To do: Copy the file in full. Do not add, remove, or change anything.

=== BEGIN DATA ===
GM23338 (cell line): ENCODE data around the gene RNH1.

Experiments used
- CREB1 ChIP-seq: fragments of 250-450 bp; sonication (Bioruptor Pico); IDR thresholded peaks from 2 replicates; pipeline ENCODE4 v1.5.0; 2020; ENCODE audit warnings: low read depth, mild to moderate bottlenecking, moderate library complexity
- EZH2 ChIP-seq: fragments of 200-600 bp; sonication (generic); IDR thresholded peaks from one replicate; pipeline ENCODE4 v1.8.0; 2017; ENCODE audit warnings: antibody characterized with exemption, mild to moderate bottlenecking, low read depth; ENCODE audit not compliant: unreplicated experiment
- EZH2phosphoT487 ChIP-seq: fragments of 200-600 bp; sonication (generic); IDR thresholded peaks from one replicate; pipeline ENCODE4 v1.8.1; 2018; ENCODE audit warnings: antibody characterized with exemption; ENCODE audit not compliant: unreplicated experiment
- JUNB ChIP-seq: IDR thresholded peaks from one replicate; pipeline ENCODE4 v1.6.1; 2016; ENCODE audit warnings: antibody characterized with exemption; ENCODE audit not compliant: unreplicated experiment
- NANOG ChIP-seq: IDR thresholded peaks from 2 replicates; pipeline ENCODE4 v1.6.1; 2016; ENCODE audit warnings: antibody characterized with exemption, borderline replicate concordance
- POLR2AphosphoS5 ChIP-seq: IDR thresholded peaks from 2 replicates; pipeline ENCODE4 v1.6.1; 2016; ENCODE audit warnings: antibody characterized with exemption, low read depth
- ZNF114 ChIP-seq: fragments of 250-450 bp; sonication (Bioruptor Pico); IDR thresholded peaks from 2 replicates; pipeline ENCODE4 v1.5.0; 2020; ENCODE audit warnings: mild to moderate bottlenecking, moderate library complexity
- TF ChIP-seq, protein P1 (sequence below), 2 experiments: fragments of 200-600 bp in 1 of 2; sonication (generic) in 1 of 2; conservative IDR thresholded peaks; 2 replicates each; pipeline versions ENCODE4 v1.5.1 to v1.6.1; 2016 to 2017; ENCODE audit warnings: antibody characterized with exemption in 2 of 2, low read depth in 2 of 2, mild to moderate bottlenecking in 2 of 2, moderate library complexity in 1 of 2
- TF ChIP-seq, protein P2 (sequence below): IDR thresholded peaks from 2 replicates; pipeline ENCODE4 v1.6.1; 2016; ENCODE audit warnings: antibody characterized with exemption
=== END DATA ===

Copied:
GM23338 (cell line): ENCODE data around the gene RNH1.

Experiments used
- CREB1 ChIP-seq: fragments of 250-450 bp; sonication (Bioruptor Pico); IDR thresholded peaks from 2 replicates; pipeline ENCODE4 v1.5.0; 2020; ENCODE audit warnings: low read depth, mild to moderate bottlenecking, moderate library complexity
- EZH2 ChIP-seq: fragments of 200-600 bp; sonication (generic); IDR thresholded peaks from one replicate; pipeline ENCODE4 v1.8.0; 2017; ENCODE audit warnings: antibody characterized with exemption, mild to moderate bottlenecking, low read depth; ENCODE audit not compliant: unreplicated experiment
- EZH2phosphoT487 ChIP-seq: fragments of 200-600 bp; sonication (generic); IDR thresholded peaks from one replicate; pipeline ENCODE4 v1.8.1; 2018; ENCODE audit warnings: antibody characterized with exemption; ENCODE audit not compliant: unreplicated experiment
- JUNB ChIP-seq: IDR thresholded peaks from one replicate; pipeline ENCODE4 v1.6.1; 2016; ENCODE audit warnings: antibody characterized with exemption; ENCODE audit not compliant: unreplicated experiment
- NANOG ChIP-seq: IDR thresholded peaks from 2 replicates; pipeline ENCODE4 v1.6.1; 2016; ENCODE audit warnings: antibody characterized with exemption, borderline replicate concordance
- POLR2AphosphoS5 ChIP-seq: IDR thresholded peaks from 2 replicates; pipeline ENCODE4 v1.6.1; 2016; ENCODE audit warnings: antibody characterized with exemption, low read depth
- ZNF114 ChIP-seq: fragments of 250-450 bp; sonication (Bioruptor Pico); IDR thresholded peaks from 2 replicates; pipeline ENCODE4 v1.5.0; 2020; ENCODE audit warnings: mild to moderate bottlenecking, moderate library complexity
- TF ChIP-seq, protein P1 (sequence below), 2 experiments: fragments of 200-600 bp in 1 of 2; sonication (generic) in 1 of 2; conservative IDR thresholded peaks; 2 replicates each; pipeline versions ENCODE4 v1.5.1 to v1.6.1; 2016 to 2017; ENCODE audit warnings: antibody characterized with exemption in 2 of 2, low read depth in 2 of 2, mild to moderate bottlenecking in 2 of 2, moderate library complexity in 1 of 2
- TF ChIP-seq, protein P2 (sequence below): IDR thresholded peaks from 2 replicates; pipeline ENCODE4 v1.6.1; 2016; ENCODE audit warnings: antibody characterized with exemption